So, now you have worked out what you have, cut costs and brought in a little more, the next few posts will concentrate on making the most of what you have, starting with meal planning. I have just been doing this for June and so the process is fresh in my mind.
The first thing to do is take an inventory of what you already have in stock. I walk around with a clipboard, paper and pen and write a list of things in the fridge, the cupboards, the freezer and at this time of year, the garden. This month I had lots of split peas and bacon left as every week there was enough spaghetti bolognaise left to feed us for another meal so the bacon dish was not made. This means that I have enough ingredients on hand to cook it 4 times this month.
I find it easiest to theme each day of the week and then cook something to match. For example, Sundays are a roast/meat dish and Thursdays are always soup and rolls, I did adapt this in the hot weather so that the bread dough for rolls became pizza bases and the vegetables for the soup were used to top pizzas which we had with salad from the garden. I could also have served a cold soup.
I also try and include a couple of new recipes, which this month will come from those new cookbooks I got. This means that we don't get too bored with our limit of around £10 per person per week. Now that MasterShoestring is a teenager I do find that I also have to include snacks on the menu and I can't rely on there being leftovers for the following day. One day I made 3 large pizzas and had half left after the meal. Oh good, I thought, those will do for lunch tomorrow ! They didn't last, MasterShoestring ate all the pizza for supper that night !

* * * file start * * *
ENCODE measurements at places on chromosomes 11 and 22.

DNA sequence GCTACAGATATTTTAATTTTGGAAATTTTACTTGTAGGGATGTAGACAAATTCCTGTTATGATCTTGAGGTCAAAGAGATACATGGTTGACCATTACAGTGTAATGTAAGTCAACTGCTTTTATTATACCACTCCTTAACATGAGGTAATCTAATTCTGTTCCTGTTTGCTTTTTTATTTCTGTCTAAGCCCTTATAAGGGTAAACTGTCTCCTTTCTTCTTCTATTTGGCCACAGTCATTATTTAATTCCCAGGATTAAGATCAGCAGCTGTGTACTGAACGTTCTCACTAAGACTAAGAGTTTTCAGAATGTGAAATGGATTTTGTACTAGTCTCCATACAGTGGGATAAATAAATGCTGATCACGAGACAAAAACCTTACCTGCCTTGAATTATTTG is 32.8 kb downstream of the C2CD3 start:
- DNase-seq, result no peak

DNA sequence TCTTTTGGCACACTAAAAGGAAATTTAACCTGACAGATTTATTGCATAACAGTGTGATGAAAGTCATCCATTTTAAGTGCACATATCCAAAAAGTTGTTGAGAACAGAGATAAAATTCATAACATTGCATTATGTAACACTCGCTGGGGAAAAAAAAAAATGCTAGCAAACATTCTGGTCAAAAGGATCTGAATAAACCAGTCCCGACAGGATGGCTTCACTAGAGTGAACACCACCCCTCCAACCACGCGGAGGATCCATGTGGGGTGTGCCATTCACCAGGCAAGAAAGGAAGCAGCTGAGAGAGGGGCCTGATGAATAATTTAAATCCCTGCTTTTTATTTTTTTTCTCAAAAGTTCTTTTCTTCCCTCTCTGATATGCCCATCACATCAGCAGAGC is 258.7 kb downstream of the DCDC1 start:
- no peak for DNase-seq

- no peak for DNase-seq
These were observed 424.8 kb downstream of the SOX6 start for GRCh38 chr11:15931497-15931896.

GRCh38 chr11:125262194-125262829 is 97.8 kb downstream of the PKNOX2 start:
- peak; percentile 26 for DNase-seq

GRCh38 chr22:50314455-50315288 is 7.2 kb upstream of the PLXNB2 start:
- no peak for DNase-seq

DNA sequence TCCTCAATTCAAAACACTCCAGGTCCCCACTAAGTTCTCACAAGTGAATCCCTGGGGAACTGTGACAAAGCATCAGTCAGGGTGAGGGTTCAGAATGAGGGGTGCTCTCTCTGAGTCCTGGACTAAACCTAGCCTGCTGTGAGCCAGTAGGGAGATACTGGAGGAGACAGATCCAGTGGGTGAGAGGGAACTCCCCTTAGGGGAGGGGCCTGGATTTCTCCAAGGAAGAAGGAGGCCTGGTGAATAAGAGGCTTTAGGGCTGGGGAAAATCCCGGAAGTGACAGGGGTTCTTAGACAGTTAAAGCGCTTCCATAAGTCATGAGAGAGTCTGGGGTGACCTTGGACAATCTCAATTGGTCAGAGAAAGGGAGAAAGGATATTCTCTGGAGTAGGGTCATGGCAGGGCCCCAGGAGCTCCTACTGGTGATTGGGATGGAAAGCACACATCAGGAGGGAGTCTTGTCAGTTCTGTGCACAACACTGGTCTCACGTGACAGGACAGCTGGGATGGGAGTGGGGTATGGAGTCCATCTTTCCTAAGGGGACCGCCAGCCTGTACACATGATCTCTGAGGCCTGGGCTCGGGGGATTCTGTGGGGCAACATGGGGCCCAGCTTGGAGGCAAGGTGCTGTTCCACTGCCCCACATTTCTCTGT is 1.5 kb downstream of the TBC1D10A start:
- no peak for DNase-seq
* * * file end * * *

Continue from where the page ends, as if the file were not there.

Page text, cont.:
Now that food prices are rising I don't have the funds I used to for stocking up but I do try and have a little left over to nab a bargain if I see one and I also allow around £40 a month for school meals. I could provide cheaper lunches myself but MasterShoestring likes to be able to go to the cafe with friends and not feel left out. This is a priority, so I make the budget stretch in other areas such as using chapatti flour for bread making rather than more expensive labelled wholemeal flour. It makes a good loaf and costs 30p a kilo instead of 50p.
The good thing about meal planning is that it is flexible, if you have all the ingredients in at the start of the month you can swap meals around and not be reaching for the takeaway menu on busy nights. It also means that if you have the time you can cook ahead and put things in the freezer for emergencies, like someone not being well or the car breaking down and you get home late.
Meal planning undoubtedly saves us money and time so I thoroughly recommend it and if you need help getting started then Bernadine Lawrence's book on feeding your family for £5 a day is a great place to start.